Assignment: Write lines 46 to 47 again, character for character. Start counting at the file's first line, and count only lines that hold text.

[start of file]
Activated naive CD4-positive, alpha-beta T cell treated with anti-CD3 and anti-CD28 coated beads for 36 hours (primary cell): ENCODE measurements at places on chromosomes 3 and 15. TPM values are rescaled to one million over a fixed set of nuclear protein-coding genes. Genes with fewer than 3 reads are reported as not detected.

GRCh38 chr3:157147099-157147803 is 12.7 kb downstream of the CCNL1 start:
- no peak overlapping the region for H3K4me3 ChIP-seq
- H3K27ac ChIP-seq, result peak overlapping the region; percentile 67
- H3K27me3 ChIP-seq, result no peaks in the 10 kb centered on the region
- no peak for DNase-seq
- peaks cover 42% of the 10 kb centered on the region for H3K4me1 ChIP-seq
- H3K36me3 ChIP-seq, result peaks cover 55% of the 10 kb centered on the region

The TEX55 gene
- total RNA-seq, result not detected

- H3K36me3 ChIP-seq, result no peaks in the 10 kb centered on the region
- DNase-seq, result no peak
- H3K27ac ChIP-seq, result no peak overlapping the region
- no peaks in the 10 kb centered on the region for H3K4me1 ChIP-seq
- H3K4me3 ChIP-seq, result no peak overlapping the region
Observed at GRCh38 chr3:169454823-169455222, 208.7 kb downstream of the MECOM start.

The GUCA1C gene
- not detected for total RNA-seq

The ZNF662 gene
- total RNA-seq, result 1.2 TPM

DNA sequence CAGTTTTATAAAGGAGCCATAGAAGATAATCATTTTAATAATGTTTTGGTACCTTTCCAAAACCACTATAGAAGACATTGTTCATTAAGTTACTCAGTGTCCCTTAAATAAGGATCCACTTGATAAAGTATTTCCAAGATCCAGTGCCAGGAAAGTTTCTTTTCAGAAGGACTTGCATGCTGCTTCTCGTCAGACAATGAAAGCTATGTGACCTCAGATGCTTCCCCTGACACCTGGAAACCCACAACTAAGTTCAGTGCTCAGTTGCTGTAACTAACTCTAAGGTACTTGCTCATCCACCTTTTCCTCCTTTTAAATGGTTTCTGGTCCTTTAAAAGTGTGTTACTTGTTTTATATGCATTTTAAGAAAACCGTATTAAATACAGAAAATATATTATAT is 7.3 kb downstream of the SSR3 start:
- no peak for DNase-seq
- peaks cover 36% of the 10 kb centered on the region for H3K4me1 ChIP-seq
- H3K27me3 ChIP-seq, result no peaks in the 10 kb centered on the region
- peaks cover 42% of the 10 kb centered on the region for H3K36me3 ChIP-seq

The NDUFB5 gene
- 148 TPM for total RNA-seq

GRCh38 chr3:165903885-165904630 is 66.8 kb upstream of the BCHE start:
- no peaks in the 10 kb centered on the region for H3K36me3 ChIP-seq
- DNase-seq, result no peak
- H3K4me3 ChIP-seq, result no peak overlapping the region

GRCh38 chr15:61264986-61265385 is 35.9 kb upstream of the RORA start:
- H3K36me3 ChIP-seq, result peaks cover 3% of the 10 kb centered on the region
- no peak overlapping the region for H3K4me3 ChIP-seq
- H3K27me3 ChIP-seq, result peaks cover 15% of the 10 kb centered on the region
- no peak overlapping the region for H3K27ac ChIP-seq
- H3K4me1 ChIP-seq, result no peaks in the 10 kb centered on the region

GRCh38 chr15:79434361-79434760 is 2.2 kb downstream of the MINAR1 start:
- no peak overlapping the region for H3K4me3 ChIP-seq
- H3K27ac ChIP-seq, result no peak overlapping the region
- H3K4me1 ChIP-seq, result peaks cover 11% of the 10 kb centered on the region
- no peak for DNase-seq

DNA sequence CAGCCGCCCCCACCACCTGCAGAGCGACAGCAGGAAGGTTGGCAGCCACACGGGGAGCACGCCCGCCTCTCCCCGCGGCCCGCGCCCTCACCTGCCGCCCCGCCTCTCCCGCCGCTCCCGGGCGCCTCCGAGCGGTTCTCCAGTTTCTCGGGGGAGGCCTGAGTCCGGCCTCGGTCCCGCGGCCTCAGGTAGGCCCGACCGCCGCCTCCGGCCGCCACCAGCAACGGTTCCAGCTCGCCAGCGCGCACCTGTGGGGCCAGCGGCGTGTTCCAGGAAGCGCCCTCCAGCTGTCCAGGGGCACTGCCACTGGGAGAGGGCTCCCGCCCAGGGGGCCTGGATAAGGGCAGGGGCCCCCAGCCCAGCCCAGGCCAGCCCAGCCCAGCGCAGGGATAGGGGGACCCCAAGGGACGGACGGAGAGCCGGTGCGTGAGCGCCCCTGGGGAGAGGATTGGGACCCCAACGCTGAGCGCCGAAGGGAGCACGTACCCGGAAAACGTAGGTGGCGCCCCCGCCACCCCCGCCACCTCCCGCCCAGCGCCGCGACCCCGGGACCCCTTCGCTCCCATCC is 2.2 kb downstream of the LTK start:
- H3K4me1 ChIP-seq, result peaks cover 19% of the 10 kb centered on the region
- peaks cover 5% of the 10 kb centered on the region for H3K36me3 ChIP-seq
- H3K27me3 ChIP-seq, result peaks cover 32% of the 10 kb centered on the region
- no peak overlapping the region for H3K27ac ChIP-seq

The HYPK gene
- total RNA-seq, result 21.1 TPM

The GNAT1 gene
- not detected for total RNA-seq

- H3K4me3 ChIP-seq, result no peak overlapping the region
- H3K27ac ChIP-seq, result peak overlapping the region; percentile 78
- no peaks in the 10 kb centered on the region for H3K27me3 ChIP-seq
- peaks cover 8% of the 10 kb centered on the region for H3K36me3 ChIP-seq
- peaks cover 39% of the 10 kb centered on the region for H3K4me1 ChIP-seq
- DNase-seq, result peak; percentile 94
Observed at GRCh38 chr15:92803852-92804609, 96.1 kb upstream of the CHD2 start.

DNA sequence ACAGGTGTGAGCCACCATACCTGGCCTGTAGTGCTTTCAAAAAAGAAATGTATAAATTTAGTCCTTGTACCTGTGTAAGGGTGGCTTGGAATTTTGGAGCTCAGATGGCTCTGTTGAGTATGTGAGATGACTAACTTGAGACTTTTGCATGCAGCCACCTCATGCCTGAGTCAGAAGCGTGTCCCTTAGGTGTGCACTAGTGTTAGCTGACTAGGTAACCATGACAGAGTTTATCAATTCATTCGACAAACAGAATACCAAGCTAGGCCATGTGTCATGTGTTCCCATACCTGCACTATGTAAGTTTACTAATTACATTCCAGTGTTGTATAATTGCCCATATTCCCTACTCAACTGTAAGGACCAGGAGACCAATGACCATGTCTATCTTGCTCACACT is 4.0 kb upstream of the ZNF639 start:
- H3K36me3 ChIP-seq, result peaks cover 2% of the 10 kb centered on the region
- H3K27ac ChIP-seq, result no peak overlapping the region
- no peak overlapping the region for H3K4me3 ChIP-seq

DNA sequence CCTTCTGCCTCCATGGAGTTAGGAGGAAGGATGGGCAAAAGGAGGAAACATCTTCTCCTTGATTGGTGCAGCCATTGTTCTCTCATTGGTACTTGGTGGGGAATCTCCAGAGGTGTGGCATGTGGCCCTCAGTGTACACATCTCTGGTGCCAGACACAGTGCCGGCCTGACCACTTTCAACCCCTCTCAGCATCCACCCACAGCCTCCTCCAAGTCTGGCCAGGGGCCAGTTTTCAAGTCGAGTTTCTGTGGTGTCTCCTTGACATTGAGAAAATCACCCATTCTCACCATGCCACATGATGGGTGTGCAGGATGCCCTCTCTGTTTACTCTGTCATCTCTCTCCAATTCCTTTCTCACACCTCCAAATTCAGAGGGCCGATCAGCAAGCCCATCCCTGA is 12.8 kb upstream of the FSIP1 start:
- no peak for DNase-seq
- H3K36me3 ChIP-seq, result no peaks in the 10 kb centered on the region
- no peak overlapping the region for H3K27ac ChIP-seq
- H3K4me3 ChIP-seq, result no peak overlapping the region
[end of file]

- H3K27me3 ChIP-seq, result peaks cover 32% of the 10 kb centered on the region
- no peak overlapping the region for H3K27ac ChIP-seq